How To Clean Out A Combine: Step By Step

At the end of the harvest, it’s important to give your combine a good cleaning to prevent having weed seed and vermin over winter inside your machinery. Before you put your combine away for the winter months, you must perform a complete cleaning that will give you the opportunity to locate any maintenance needs and clean out potential food and bedding sources for vermin. Read on to learn more on how to clean out a combine.

Why To Clean Out Your Combine?

why to clean out your combine

One vermin food source is weed seed, along with any leftovers from your harvested crop. When you give your combine a good cleaning before winter comes, you can remove this stray seed and prevent spreading it over your field when you go back to work in the springtime.

Be aware that you should not only look for stray seeds and grain inside the combine, there may also be seeds lodged in crevices on the outside of the machine, so you’ll want to perform a thorough cleaning inside and out.

While this sort of painstaking cleanup may seem tedious, it’s really time well spent. Keeping your machine clean and well maintained prolongs its life and improves its efficiency.

In fact, keeping your combine clean is such a valuable practice that some farmers perform a complete cleanup when changing from harvesting one type of grain to harvesting another.

Cleaning your equipment thoroughly between fields helps prevent spread of unwanted diseases, insect pests and weed seeds.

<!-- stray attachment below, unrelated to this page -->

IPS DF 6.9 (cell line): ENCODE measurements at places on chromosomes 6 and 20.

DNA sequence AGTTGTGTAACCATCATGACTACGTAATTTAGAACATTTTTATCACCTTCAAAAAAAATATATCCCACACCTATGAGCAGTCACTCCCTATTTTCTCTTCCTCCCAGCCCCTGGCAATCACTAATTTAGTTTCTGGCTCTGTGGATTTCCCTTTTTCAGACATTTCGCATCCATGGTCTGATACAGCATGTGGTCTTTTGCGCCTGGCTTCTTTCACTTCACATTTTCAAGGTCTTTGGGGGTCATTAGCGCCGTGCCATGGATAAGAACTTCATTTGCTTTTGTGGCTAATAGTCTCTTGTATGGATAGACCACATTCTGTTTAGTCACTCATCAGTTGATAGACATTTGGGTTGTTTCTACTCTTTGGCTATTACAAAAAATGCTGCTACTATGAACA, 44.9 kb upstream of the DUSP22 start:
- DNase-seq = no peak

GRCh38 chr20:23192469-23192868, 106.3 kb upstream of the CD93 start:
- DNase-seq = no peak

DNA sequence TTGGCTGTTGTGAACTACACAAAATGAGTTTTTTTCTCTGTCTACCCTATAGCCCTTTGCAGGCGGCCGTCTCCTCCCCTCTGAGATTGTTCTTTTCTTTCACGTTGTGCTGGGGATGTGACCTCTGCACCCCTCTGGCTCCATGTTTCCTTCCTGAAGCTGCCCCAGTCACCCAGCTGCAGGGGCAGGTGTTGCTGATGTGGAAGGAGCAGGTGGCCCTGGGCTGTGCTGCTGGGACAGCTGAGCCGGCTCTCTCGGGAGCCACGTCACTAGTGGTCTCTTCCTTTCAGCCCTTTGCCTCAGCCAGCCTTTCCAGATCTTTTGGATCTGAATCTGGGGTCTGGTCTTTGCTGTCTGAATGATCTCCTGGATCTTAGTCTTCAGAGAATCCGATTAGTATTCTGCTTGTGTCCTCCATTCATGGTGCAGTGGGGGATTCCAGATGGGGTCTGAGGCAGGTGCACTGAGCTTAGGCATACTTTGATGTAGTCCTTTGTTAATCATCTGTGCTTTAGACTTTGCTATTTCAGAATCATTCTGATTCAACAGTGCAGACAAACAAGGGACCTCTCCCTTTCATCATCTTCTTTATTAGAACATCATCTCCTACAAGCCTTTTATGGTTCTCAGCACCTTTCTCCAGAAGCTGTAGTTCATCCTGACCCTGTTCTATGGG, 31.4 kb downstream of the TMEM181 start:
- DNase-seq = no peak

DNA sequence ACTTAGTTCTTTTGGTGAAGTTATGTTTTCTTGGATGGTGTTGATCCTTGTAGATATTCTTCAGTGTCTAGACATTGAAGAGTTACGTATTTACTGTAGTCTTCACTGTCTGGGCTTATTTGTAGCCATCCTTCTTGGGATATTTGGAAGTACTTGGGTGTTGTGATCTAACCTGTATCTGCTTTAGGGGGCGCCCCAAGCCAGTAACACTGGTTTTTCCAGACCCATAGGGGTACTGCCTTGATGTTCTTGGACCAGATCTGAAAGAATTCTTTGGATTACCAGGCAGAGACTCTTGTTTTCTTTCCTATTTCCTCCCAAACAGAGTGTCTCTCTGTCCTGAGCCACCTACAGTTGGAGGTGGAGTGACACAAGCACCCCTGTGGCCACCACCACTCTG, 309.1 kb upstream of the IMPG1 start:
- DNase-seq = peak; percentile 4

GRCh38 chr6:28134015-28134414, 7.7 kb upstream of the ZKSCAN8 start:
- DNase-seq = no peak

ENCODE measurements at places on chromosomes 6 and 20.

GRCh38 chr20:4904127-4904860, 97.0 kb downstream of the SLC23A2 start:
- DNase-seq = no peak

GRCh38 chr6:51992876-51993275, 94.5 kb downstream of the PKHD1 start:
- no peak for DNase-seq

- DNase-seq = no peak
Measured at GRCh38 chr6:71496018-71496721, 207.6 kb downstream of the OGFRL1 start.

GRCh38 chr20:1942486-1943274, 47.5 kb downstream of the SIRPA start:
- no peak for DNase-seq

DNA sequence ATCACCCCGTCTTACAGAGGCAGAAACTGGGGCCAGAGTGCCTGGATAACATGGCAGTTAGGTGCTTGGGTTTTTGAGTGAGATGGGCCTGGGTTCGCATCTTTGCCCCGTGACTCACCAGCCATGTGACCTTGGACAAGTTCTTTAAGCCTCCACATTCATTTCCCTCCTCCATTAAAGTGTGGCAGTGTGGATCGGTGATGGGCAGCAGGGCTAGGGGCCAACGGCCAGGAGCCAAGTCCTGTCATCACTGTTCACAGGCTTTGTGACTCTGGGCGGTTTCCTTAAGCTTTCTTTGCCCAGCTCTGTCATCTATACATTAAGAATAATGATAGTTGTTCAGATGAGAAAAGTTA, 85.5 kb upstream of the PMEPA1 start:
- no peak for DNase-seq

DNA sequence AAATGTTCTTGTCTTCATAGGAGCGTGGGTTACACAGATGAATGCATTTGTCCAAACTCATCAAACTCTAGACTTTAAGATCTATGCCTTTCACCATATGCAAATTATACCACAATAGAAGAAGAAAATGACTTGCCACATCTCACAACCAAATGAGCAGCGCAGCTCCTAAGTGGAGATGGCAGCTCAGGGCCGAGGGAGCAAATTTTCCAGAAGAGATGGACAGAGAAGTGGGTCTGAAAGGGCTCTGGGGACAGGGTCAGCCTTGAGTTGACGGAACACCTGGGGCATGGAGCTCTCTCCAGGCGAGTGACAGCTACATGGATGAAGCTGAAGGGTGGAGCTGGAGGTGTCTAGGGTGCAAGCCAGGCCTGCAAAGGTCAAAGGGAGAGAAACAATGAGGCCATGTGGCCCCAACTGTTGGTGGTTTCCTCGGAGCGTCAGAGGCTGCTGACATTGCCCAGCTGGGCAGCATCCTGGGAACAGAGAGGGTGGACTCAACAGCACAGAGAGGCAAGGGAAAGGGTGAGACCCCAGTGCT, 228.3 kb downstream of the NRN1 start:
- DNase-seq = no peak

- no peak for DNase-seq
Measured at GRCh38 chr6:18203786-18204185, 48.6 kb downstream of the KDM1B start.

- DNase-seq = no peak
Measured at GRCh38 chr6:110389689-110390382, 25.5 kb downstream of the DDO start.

Steps To Complete Combine Cleanup

1. Gather your tools in advance

Whenever you are working with, adjusting or cleaning your combine, you should wear protective gear. You’ll need:

  • Protective eyewear
  • Hearing protection
  • Dust mask
  • Gloves

Note that because this work is potentially dangerous, people, pets and livestock should stay a minimum of fifty feet away while you are cleaning the machine.

To do the jobs at hand, you’ll also need:

  • 1.5 cubic feet of pinewood chips
  • High -pressure air compressor
  • Flat -head screw drivers
  • Shop vacuum
  • Pocket knife

2. Address every part of the machine

To give your combine a thorough cleaning, you’ll need to address every part of the machine:

  • Head
  • Feeder-house
  • Rock trap
  • Rotor-cylinder–concave
  • Cleaning shoe
  • Tailings
  • Elevators
  • Grain tank
  • Unloading auger
  • Chopper
  • Rear axle
  • Chassis

Go over the outside as well.

3. Work in this order

  • Begin by running the unloading auger empty for a period of about a minute or more.
  • Take the header off the combine.
  • Open up and clean the doors of the grain elevator and the tailings elevator.
  • Open and clean the rock trap and the unloading augur sump.
  • Start up the combine and the separator.
  • Turn the cleaning shoe fan on to full speed to attain maximum airflow.
  • You may also wish to open and close the sieves of the cleaning shoe electronically.
  • Make adjustments to the rotor for full speed operation and maximum air suction.
  • You may also wish to close and open the concaves several times.